THE furore that has erupted over the illegal occupation and development of the property at 201 John Zikhali Road continues unabated, with residents pointing fingers of blame at the owner of the property, municipal officials and local law enforcement.
According to reports, the municipal property which has been incorporated into the development on the site will be used as a car sales lot, much to the anger and dismay of the surrounding community.
“The property at the intersection of John Zikhali and Stephen Dlamini Roads is owned by the municipality. The property was an open space earmarked for beautification by the Parks Department and the councillor’s office and has since been illegally developed into a parking lot which resulted in R30 000 worth of aloes being destroyed. Not only has there been illegal occupation of the land, but now there is also what looks like illegal land usage taking place. The municipality has failed big time on this,” commented councillor Chris Pappas who has led the fight against the development, together with civic association Save Our Berea, for more than four months.
Pappas explained that the city’s adopt a spot programme did not mean one could simply take over a piece of municipal property and use it for commercial purposes.
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“Adopt a spot is about cleaning, maintaining and beautifying open spaces for the benefit of all. It does not mean one gets free use rights to do what one wants with public land.”
Pappas said the portfolio chairpersons on the Executive Committee should be held accountable for non-delivery of the departments they had authority over.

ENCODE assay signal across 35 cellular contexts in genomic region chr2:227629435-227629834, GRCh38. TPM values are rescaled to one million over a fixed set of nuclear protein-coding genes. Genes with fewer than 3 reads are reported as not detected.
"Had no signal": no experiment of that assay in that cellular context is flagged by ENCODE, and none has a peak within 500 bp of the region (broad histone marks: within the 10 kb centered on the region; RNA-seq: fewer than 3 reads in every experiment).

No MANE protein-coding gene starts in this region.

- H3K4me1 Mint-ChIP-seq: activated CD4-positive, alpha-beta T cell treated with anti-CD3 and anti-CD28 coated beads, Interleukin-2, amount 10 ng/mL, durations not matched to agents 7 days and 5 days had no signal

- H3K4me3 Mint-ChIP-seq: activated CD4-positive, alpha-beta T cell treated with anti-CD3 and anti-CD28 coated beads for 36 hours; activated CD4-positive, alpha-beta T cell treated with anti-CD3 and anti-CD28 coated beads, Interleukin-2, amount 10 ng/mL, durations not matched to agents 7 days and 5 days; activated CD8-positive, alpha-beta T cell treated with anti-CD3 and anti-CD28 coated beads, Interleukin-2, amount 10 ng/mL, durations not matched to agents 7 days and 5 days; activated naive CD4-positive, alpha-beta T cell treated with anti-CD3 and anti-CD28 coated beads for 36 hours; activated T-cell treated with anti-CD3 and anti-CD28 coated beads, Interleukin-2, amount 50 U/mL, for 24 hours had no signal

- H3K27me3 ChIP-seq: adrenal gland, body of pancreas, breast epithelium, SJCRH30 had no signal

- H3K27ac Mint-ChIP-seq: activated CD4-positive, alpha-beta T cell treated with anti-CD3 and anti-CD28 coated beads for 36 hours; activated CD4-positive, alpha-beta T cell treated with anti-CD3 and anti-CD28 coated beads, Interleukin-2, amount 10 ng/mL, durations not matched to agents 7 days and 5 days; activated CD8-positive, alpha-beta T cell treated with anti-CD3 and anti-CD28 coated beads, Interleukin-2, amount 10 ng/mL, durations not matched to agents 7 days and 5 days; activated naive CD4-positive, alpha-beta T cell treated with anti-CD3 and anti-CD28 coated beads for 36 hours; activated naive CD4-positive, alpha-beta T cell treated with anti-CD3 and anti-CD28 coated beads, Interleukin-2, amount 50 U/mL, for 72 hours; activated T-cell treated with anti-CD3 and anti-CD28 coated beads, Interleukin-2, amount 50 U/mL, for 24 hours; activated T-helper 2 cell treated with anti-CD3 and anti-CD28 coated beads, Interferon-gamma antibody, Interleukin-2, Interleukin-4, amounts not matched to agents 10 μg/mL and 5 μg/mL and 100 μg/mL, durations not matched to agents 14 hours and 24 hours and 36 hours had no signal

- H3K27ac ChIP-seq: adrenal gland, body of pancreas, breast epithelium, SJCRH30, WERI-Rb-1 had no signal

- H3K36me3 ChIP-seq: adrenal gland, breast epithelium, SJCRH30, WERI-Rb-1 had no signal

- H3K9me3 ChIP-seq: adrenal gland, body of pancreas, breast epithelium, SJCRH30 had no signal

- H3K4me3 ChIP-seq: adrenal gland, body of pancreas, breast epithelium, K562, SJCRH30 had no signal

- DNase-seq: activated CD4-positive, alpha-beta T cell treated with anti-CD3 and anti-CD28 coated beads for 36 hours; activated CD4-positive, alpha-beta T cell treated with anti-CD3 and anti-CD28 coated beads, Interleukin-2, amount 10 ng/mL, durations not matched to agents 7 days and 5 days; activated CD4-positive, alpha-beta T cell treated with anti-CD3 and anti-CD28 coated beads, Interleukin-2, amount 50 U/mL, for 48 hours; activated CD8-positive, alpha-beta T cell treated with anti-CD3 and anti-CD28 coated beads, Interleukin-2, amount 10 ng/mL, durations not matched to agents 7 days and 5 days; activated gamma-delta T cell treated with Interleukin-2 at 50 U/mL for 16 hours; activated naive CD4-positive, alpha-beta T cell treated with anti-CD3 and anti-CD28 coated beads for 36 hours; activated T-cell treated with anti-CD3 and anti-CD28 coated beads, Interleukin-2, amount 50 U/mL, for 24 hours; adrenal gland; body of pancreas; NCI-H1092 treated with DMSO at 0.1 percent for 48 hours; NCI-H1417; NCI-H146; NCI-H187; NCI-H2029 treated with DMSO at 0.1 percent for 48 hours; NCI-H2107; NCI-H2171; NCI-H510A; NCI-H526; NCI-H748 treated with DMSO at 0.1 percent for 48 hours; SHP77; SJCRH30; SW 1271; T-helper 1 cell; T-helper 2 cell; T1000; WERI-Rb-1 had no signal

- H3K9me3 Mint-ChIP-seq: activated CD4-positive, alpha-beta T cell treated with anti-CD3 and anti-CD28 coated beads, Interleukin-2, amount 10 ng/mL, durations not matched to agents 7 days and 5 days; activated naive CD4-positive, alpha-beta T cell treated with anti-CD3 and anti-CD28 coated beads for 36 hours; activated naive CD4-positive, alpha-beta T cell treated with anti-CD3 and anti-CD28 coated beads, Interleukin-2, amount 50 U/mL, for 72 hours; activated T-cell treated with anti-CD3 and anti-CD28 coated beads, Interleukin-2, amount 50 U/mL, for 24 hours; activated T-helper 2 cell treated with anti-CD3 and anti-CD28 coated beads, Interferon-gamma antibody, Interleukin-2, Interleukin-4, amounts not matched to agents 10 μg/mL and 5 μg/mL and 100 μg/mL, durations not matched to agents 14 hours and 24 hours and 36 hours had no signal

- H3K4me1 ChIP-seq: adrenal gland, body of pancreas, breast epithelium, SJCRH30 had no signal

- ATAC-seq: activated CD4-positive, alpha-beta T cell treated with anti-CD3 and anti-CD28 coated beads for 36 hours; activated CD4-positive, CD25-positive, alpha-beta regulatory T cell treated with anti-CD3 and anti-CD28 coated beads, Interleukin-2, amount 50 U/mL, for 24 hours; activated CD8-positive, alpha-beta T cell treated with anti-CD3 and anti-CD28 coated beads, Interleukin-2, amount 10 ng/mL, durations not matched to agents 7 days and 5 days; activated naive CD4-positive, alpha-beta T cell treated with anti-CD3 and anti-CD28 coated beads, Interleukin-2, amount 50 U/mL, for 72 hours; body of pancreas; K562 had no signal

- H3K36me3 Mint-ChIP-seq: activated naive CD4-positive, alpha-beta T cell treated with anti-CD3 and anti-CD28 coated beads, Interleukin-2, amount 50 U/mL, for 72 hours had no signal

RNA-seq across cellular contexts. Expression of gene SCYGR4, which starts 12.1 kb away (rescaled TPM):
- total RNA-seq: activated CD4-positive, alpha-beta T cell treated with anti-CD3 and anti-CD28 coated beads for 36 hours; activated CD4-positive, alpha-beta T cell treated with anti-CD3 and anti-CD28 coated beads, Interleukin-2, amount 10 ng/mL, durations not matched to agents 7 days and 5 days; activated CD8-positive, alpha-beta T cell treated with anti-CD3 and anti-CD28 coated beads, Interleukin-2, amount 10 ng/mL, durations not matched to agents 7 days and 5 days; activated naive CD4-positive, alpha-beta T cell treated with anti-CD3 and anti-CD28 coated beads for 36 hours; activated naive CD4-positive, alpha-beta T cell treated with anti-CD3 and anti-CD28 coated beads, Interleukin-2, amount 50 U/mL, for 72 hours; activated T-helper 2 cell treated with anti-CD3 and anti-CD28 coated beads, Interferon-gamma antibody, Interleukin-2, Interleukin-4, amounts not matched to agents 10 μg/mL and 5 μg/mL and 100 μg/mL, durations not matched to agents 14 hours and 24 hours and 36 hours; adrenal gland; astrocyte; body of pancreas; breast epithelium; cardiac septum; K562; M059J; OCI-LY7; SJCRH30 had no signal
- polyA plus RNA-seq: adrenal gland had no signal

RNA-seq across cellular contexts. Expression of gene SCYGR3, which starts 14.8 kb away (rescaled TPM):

“When do we start asking Exco members to account for the declining state of safety, law and order? As ward councillors we are at the coalface of service delivery and residents’ issues. We must answer to the people every day. That is our job. But who do portfolio chairpersons on Exco answer to when enforcement under Metro Police is not taking place?”
He questioned whether the city had the ability to protect law-abiding property owners in light of all the rogue developments that have sprung up across the city.
Berea Mail has attempted to contact the owner of the property for comment, but to date he has not responded.
Save Our Berea takes officials to task
SAVE Our Berea’s Kevin Dunkley and Cheryl Johnson said they were amazed that the city seemed unable to take any effective action over the illegal use of the site and have urged outraged residents to write to the City Integrity Unit to express their objection and demand the business be closed down.
According to the co-founders of the association, AMAFA had reported that the original building on the property had been demolished without the required permission.
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“Permission for any use other than residential has not been granted and is therefore illegal. The entire site has been hardened with tarmac, which is also against the bylaws. As if all that is not enough, the owner has annexed land belonging to the city without permission. When you take something that belongs to somebody else, without permission, then it is normally known as theft. The arrogance of the person responsible for all this knows no bounds,” they fumed.
The duo were at a loss at how city officials seemed incapable of dealing with the situation.
How long are we prepared to put up with the building inspectorate seemingly unable to see what ratepayers can see, even though it is their job and not ours? Why has it become common practice for certain people to break bylaws and ignore regulations? Instead of being forced by the municipality to reverse these illegal actions, they are rewarded by having their deviations approved in retrospect,” they asked.
What angered the pair even more was that when the lack of action was criticised, law enforcement for the city took umbrage claiming they had done everything possible in terms of the law.
“As paid officials, do they not see that the law is totally inadequate and that it is their duty to propose to the politicians, as in any efficient city in the world, the changes in the law that are required. Our problem is government talking down to the people instead of government listening to the people,” they said.
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